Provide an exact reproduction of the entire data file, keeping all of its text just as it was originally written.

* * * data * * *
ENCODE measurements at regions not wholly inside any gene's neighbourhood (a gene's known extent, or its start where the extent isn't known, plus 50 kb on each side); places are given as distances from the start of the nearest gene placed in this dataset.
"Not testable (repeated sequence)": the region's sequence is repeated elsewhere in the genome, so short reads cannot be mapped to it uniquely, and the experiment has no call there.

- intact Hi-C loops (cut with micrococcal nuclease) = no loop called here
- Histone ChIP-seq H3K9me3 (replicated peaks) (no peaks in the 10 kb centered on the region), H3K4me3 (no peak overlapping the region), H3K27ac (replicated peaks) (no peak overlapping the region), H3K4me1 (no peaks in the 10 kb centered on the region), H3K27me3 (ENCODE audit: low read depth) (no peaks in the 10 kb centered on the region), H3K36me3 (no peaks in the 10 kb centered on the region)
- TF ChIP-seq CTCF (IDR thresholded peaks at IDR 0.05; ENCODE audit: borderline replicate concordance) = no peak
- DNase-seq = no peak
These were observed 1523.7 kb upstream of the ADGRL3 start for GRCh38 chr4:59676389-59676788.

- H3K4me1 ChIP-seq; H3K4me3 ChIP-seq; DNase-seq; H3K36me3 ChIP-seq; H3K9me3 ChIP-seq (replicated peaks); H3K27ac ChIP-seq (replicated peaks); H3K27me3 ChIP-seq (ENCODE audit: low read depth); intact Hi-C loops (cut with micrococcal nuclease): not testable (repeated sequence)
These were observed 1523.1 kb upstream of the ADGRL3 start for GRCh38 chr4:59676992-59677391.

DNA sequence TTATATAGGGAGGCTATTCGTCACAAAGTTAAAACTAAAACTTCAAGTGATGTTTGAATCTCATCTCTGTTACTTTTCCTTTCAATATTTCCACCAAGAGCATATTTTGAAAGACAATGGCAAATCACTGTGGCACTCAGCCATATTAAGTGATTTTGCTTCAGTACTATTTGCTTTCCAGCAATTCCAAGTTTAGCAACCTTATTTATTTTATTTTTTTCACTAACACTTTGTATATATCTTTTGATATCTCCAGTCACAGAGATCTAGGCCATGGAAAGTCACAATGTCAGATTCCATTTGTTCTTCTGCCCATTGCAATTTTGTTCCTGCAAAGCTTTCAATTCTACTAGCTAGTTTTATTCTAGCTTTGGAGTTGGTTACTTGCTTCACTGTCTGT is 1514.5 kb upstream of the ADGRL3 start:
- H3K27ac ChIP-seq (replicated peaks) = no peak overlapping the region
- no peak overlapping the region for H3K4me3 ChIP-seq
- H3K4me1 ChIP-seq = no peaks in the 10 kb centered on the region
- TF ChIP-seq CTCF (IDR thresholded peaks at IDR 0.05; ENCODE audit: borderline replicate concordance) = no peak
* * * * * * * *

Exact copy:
ENCODE measurements at regions not wholly inside any gene's neighbourhood (a gene's known extent, or its start where the extent isn't known, plus 50 kb on each side); places are given as distances from the start of the nearest gene placed in this dataset.
"Not testable (repeated sequence)": the region's sequence is repeated elsewhere in the genome, so short reads cannot be mapped to it uniquely, and the experiment has no call there.

- intact Hi-C loops (cut with micrococcal nuclease) = no loop called here
- Histone ChIP-seq H3K9me3 (replicated peaks) (no peaks in the 10 kb centered on the region), H3K4me3 (no peak overlapping the region), H3K27ac (replicated peaks) (no peak overlapping the region), H3K4me1 (no peaks in the 10 kb centered on the region), H3K27me3 (ENCODE audit: low read depth) (no peaks in the 10 kb centered on the region), H3K36me3 (no peaks in the 10 kb centered on the region)
- TF ChIP-seq CTCF (IDR thresholded peaks at IDR 0.05; ENCODE audit: borderline replicate concordance) = no peak
- DNase-seq = no peak
These were observed 1523.7 kb upstream of the ADGRL3 start for GRCh38 chr4:59676389-59676788.

- H3K4me1 ChIP-seq; H3K4me3 ChIP-seq; DNase-seq; H3K36me3 ChIP-seq; H3K9me3 ChIP-seq (replicated peaks); H3K27ac ChIP-seq (replicated peaks); H3K27me3 ChIP-seq (ENCODE audit: low read depth); intact Hi-C loops (cut with micrococcal nuclease): not testable (repeated sequence)
These were observed 1523.1 kb upstream of the ADGRL3 start for GRCh38 chr4:59676992-59677391.

DNA sequence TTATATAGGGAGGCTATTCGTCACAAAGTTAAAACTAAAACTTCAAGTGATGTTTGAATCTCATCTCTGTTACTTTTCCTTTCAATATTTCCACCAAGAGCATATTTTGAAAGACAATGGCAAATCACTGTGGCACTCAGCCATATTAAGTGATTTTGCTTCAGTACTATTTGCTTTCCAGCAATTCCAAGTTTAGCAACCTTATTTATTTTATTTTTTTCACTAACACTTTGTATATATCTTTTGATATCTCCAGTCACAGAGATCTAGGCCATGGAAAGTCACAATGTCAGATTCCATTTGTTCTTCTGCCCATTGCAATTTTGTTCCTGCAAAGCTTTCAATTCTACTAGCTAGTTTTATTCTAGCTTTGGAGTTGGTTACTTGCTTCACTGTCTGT is 1514.5 kb upstream of the ADGRL3 start:
- H3K27ac ChIP-seq (replicated peaks) = no peak overlapping the region
- no peak overlapping the region for H3K4me3 ChIP-seq
- H3K4me1 ChIP-seq = no peaks in the 10 kb centered on the region
- TF ChIP-seq CTCF (IDR thresholded peaks at IDR 0.05; ENCODE audit: borderline replicate concordance) = no peak